Vaccinations for children ages 5-11 available starting Friday at Mayo
Published 12:03 pm Thursday, November 4, 2021
Mayo Clinic is preparing to vaccinate children 5-11 for COVID-19, with vaccinations to begin Friday. The health system is recommending all children within the age range be vaccinated.
The message comes after the Food and Drug Administration granted emergency use authorization of the Pfizer COVID-19 vaccine for children 5-11.
Dr. Robert Jacobson, pediatrician and vaccine researcher with Mayo Clinic Children’s Center, said the Centers for Disease Control and Prevention Advisory Committee on Immunization Practices also voted unanimously to recommend all children 5-11 receive the vaccine.
In clinical trials, the Pfizer COVID-19 vaccine was at least 91% effective in children 5‒11, according to a Mayo Clinic press release. Jacobson said the vaccine was tested in this age group with the same care and attention as vaccine testing for older age groups, and compared the vaccine with placebo injections in children across the age. Researchers examined everything in reaction, including things such as headaches, body aches, illness or injury the children developed in two months of the second dose.
The COVID-19 vaccine for 5- to 11-year-olds is one-third of the adolescent and adult dose and is administered in a two-dose series, three weeks apart.
Jacobson said children receiving the dosage have reached the same antibody levels that adults and adolescents have received.
The vaccine is carefully monitored in both its manufacturing and delivery, he said.
“It’s the safest vaccine we’ve ever delivered in the United States,” he said.
Parents and legal guardians can prepare for their children’s vaccination by reviewing tips for what to do before, during and after vaccination on the CDC website. They should talk to their children before the visit about what to expect and comfort their children during the appointment.
Teach them that the vaccine teaches the body to defend against COVID-19 and the harm it can cause, Jacobson said. He also encouraged parents to set an example to their child by sharing their own experience and staying up-to-date on vaccinations.
They should also prepare the children for possible side effects, which are normal signs that their body is responding to the vaccine.
Children who receive the vaccine could have reactions such as soreness and redness at the injection site, swelling, some headache, body aches and, in some cases, fever, Jacobson said.
He advised against providing pain relievers to children before they are vaccinated, as they may blunt the children’s response to the vaccine. If side effects do occur, however, people can use Acetaminophen or Ibuprofen. He said ice packs can also take away pain, as does taking a nap. He said rubbing or massaging the injection site can worsen the pain.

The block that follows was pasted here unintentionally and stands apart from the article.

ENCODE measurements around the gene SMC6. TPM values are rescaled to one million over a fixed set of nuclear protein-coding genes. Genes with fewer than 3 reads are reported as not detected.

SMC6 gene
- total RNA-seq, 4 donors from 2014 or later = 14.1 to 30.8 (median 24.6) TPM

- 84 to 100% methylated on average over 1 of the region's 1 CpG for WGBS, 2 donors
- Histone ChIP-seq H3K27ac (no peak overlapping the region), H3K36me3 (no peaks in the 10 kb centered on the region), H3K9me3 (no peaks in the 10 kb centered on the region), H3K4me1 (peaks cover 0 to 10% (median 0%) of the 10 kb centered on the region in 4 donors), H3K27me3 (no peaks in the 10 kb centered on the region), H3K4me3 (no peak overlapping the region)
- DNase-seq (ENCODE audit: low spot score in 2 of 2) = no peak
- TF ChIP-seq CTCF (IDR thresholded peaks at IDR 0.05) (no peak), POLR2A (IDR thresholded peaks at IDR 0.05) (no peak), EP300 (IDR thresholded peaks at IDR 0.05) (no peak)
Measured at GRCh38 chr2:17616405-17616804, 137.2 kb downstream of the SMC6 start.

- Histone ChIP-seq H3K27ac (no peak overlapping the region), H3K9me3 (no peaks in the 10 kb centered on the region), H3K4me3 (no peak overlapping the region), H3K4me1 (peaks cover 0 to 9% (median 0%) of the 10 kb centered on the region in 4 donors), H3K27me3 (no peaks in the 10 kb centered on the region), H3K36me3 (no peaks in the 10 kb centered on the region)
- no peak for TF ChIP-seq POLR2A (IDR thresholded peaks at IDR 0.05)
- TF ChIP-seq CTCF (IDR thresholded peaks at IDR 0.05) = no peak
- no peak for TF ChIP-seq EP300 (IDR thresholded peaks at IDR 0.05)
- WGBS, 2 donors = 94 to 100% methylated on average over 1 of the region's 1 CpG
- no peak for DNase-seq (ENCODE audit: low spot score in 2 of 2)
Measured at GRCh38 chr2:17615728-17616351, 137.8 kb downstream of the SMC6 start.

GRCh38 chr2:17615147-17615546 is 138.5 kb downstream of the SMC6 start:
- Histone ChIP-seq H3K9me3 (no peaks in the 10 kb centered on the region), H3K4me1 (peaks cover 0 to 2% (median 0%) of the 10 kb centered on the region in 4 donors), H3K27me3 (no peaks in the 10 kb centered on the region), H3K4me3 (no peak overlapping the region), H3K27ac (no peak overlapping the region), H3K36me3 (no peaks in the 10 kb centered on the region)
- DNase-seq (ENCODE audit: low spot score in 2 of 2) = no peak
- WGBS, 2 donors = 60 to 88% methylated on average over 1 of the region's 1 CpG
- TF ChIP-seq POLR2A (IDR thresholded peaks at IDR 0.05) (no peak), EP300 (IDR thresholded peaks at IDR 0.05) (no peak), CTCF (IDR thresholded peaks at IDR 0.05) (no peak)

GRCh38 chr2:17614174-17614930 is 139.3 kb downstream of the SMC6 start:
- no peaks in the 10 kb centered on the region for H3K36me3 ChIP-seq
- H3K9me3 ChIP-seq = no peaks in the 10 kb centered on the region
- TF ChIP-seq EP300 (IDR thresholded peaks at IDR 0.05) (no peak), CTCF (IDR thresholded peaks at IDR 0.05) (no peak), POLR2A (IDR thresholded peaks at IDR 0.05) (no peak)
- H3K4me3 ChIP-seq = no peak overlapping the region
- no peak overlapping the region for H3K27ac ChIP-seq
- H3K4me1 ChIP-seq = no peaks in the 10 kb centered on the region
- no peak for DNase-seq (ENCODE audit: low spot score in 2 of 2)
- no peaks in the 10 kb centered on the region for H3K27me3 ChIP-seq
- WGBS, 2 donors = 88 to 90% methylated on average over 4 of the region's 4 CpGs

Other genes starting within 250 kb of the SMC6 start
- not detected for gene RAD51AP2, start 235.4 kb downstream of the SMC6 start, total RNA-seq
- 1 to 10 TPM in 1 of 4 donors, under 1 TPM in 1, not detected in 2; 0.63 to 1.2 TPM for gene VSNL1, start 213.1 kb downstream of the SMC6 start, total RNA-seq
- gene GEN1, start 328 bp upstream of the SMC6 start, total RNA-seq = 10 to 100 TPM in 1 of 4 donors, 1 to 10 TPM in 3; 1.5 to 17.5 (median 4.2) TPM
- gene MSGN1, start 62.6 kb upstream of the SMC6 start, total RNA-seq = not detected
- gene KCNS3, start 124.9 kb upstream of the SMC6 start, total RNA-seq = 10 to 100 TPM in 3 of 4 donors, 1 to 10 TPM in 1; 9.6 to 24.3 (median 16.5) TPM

Children should also eat a good meal or snack, and drink plenty of water before being vaccinated for COVID-19.
Eligible patients in the 5-11 age range for the Pfizer COVID-19 vaccine at Mayo Clinic and Mayo Clinic Health System have been identified and will be contacted through Patient Online Services, or by mail, and be invited to schedule an appointment.
Parents and legal guardians can schedule their children’s appointments to be vaccinated against COVID-19 using their children’s Patient Online Services caregiver account or the Mayo Clinic App. If they don’t have a caregiver account for their child, they should call Mayo Clinic Customer Assistance at 877-858-0398.
Parents and legal guardians also can call the Mayo Clinic location nearest to them to schedule their children’s COVID-19 vaccination appointment:
For Mayo Clinic Health System in Albert Lea, Austin, Owatonna or Red Wing, people can call 507-434-9929.
Children must be accompanied by the parent or legal guardian when they come for their vaccination appointment. Parents and legal guardians should tell their health care providers about any allergies children may have before being vaccinated.
Parents and legal guardians should not schedule COVID-19 vaccination appointments if their children are in isolation due to a COVID-19 infection or in quarantine from a recent COVID-19 exposure. The children should undergo vaccination when they are no longer in isolation or quarantine. Vaccination should be delayed by 90 days for their children who received monoclonal antibody or convalescent plasma or were given the diagnosis of COVID-19 — associated multisystem inflammatory syndrome in children (MIS-C).
“We know that the Pfizer COVID-19 vaccine is safe and effective in this age group and safe for preventing potential future complications that we are seeing in some kids who have gotten infected,” said Dr. Nipunie Rajapakse, pediatric infectious diseases physician at Mayo Clinic’s Children Center. “For example, multisystem inflammatory syndrome in children, or MIS-C, which is a rare but potentially life-threatening phenomenon, seems to happen in young people who get COVID-19 infection. Currently, there’s no way to prevent that complication, except to prevent the initial COVID-19 infection itself.”
Parents and legal guardians are reminded that if their children are 11 when they receive the first dose of the COVID-19 vaccine but will turn 12 when they receive the second dose of the COVID-19 vaccine recommended three weeks later, the children will receive the age-appropriate vaccine formulation regardless of their size or weight — the 12-year-old would receive the adult dosage.
Jacobson said trials are underway by both Moderna and Pfizer for children ages 6 months through 4 years of age. He estimates it will only be a matter of months before the vaccine for that age group is available.